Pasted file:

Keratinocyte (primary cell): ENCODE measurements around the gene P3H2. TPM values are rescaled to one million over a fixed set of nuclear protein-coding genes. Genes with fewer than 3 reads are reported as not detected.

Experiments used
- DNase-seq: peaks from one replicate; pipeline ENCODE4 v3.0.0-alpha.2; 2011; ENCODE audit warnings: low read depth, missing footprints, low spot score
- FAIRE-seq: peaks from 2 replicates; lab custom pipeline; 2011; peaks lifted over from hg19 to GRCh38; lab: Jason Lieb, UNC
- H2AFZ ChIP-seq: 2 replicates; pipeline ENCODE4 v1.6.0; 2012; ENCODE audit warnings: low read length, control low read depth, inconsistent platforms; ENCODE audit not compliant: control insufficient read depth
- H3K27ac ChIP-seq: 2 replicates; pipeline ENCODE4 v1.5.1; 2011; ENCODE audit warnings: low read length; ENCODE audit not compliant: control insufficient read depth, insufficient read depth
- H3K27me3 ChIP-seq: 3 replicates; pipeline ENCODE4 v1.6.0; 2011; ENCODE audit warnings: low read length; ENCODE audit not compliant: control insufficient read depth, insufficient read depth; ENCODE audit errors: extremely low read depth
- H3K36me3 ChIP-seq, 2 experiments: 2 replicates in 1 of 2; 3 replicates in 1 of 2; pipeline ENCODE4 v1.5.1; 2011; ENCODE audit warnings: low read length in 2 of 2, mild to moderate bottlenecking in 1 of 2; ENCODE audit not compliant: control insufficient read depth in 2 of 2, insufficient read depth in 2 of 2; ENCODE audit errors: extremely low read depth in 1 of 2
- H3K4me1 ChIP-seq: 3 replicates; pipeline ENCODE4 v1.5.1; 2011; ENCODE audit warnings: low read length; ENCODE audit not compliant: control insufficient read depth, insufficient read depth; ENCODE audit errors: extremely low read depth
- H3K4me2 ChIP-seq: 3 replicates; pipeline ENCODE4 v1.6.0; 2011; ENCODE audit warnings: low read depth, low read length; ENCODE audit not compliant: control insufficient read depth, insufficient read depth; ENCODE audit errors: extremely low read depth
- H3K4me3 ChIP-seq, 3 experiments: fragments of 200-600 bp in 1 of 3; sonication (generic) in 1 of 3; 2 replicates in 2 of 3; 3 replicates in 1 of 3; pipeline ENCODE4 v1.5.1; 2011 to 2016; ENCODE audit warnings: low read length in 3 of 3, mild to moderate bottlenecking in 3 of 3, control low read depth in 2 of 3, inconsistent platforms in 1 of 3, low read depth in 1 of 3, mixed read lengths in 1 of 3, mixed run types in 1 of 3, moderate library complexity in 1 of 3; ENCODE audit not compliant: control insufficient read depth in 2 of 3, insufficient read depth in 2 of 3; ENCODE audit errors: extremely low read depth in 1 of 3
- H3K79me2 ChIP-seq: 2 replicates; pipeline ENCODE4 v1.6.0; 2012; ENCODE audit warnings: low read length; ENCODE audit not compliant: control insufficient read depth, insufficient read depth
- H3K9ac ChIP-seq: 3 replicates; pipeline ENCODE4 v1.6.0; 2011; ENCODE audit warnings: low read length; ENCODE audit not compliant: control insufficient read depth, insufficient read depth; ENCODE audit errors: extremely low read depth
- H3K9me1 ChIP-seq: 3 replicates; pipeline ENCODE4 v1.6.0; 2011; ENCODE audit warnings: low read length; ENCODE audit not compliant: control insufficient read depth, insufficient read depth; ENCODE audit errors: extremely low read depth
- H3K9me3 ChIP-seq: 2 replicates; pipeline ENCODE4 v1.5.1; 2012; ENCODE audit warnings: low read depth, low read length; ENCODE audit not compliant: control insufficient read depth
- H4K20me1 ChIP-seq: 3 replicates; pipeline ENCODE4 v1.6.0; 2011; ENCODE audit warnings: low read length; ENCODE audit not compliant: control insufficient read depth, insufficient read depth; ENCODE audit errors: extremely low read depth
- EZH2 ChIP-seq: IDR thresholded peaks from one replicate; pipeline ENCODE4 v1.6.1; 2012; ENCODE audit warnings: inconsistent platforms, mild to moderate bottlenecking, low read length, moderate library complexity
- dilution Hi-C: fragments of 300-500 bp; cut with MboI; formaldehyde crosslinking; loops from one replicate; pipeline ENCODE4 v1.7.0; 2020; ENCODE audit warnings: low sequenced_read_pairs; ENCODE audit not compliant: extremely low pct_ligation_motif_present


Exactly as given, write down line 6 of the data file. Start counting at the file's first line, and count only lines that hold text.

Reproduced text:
- H3K27ac ChIP-seq: 2 replicates; pipeline ENCODE4 v1.5.1; 2011; ENCODE audit warnings: low read length; ENCODE audit not compliant: control insufficient read depth, insufficient read depth